For a long time, I think wellbeing was seen as something extra. But now people’s expectations have changed, they want to see that they're in a place that supports them more broadly as a human being.

A lot of our associates will determine whether or not they join us or stay with us based on whether they feel that the company will support their wellbeing. That gives us a powerful motivation to prioritize wellbeing, not just from a personal perspective but from a business perspective too. It's not a nice-to-have any more.

Could you describe the culture at Cognizant? How is it influenced by having a global employee base? 

We are a people company, and in India, where more than half our employees are based, our wellbeing activities really get families involved, which I have been super impressed by. It's a very familial culture. A lot of people know each other and know each other's families. You can see that transcends into the company. I

In general, the company culture is very entrepreneurial, right, as a startup. Even though we’ve evolved into this giant Fortune 200 company, that entrepreneurial spirit is still there today. That culture is what gets the best results for our clients, that’s what they love about us.

How do you manage your hybrid work environment? Is it a challenge to maintain connection?

Hybrid work is a unique challenge in that our associates really need to follow what their clients want for each account. Beyond that, we're able to offer flexibility, but we are trying to make sure that people understand the benefits of being in an office regularly.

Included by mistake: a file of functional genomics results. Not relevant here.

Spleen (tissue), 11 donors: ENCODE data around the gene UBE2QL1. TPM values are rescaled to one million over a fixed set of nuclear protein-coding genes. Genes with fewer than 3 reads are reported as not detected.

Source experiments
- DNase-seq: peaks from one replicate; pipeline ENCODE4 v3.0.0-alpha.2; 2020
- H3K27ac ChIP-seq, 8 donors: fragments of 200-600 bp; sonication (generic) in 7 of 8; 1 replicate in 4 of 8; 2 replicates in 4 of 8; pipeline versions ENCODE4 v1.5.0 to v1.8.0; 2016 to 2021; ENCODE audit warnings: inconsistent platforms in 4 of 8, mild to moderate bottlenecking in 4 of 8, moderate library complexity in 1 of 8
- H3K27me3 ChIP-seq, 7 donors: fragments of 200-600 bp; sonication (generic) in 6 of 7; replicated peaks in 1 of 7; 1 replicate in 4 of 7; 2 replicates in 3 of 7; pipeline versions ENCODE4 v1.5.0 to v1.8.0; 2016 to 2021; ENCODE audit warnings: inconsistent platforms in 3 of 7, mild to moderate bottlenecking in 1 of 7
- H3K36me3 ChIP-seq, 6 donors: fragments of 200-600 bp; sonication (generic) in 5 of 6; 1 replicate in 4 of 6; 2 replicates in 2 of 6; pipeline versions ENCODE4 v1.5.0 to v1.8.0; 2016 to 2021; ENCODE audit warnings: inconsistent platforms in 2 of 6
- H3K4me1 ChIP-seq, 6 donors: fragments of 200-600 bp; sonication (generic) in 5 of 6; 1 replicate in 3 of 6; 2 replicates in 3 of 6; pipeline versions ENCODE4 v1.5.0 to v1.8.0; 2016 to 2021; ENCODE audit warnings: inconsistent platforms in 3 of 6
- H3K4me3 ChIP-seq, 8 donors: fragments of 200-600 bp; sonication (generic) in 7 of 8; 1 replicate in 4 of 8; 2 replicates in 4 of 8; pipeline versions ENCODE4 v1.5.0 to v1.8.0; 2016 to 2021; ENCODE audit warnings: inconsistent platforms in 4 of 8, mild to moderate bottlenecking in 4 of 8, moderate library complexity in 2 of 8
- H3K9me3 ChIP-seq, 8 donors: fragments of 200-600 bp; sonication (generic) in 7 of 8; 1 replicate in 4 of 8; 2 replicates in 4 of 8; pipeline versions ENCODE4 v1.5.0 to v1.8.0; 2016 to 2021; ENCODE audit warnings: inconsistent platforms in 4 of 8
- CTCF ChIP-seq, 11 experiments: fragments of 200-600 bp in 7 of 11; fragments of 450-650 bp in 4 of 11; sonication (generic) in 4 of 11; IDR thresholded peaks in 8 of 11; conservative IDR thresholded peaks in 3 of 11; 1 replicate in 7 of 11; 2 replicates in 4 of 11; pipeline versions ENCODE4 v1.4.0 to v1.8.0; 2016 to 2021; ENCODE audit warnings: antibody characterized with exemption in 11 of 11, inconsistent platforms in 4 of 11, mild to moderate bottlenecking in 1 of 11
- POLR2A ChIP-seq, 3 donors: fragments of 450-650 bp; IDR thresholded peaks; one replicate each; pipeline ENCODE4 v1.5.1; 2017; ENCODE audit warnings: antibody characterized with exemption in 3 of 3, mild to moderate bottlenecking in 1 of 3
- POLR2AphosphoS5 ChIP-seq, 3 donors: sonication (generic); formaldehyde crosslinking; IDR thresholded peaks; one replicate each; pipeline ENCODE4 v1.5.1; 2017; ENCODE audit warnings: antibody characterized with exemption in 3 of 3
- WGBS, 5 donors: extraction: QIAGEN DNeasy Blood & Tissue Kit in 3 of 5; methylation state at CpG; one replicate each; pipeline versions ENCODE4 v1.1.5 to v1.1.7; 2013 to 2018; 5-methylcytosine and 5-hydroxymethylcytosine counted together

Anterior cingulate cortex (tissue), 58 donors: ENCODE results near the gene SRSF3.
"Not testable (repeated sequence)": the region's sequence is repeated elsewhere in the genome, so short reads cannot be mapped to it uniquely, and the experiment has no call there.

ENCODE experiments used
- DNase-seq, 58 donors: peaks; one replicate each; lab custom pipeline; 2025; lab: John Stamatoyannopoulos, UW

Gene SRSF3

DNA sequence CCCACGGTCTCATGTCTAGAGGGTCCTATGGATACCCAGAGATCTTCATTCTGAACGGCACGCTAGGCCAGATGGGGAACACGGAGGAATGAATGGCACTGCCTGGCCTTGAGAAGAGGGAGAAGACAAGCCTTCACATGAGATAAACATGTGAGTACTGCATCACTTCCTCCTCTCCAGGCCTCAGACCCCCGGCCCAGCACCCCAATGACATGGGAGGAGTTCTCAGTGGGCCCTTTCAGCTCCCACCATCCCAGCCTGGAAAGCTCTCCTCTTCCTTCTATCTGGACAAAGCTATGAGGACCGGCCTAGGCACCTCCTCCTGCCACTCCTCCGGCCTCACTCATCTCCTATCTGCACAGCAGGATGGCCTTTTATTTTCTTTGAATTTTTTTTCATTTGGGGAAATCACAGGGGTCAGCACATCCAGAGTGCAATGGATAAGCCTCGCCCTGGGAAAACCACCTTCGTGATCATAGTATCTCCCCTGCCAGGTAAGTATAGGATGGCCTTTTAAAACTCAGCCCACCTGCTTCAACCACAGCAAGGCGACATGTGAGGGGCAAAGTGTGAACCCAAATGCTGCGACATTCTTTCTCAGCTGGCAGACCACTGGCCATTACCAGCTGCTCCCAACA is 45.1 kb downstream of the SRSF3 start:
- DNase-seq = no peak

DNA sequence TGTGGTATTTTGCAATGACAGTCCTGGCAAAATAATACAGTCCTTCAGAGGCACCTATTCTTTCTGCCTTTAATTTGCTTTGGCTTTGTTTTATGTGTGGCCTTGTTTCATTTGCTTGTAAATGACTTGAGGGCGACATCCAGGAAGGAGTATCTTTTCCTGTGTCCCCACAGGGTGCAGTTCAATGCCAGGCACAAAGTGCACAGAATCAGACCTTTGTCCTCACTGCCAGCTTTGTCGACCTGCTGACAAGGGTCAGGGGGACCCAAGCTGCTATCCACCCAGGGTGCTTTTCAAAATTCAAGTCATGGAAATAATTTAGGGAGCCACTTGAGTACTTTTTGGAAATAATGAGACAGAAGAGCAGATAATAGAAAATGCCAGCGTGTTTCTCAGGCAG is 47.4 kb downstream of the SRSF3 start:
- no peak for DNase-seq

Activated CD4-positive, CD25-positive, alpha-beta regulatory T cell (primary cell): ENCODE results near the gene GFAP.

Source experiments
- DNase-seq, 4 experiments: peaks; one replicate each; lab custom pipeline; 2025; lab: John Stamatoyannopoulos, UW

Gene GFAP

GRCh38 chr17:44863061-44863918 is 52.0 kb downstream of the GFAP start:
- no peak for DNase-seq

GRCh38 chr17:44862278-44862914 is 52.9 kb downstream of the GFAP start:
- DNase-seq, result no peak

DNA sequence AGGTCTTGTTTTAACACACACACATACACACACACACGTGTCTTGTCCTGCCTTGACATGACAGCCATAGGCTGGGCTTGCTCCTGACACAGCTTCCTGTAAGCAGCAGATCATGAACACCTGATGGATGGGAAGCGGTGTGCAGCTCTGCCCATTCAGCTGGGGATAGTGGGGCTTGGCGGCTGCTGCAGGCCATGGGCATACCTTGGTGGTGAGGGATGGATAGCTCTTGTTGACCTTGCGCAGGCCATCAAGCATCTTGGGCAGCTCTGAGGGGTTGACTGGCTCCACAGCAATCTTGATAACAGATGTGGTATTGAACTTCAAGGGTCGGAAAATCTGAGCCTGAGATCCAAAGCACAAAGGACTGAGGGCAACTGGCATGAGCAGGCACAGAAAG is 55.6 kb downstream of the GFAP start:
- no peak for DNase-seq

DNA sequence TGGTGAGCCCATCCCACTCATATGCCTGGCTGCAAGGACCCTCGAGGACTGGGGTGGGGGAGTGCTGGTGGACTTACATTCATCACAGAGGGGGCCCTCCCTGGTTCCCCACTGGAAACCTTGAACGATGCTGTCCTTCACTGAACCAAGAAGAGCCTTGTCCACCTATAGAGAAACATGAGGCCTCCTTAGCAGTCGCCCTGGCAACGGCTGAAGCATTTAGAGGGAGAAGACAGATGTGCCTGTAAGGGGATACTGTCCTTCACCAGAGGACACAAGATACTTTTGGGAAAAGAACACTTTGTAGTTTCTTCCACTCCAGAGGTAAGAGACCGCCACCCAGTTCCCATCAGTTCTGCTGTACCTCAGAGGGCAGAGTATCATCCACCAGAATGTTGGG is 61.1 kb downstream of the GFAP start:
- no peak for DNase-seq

I even think for myself, I forgot how much I really enjoyed being in an office until I started getting into the habit of regularly coming in. There is something very human about that you just don't have when you're at home.

And at the same time, people are very productive at home because there is less interruption. But when you think about being innovative and collaborative and coming up with ideas, it’s much more efficient to be together.

What is your number one priority moving forward?

Destigmatizing mental health has to be a top priority for every company. And I'm certainly putting it at the top of my list. I always think that every leader in a business, be it a manager, an executive, or the CEO, has a role to play in normalizing the topic of mental health to really help smash down that stigma. Making sure that people feel really safe to speak up in the workplace will create so much more opportunity for all of us.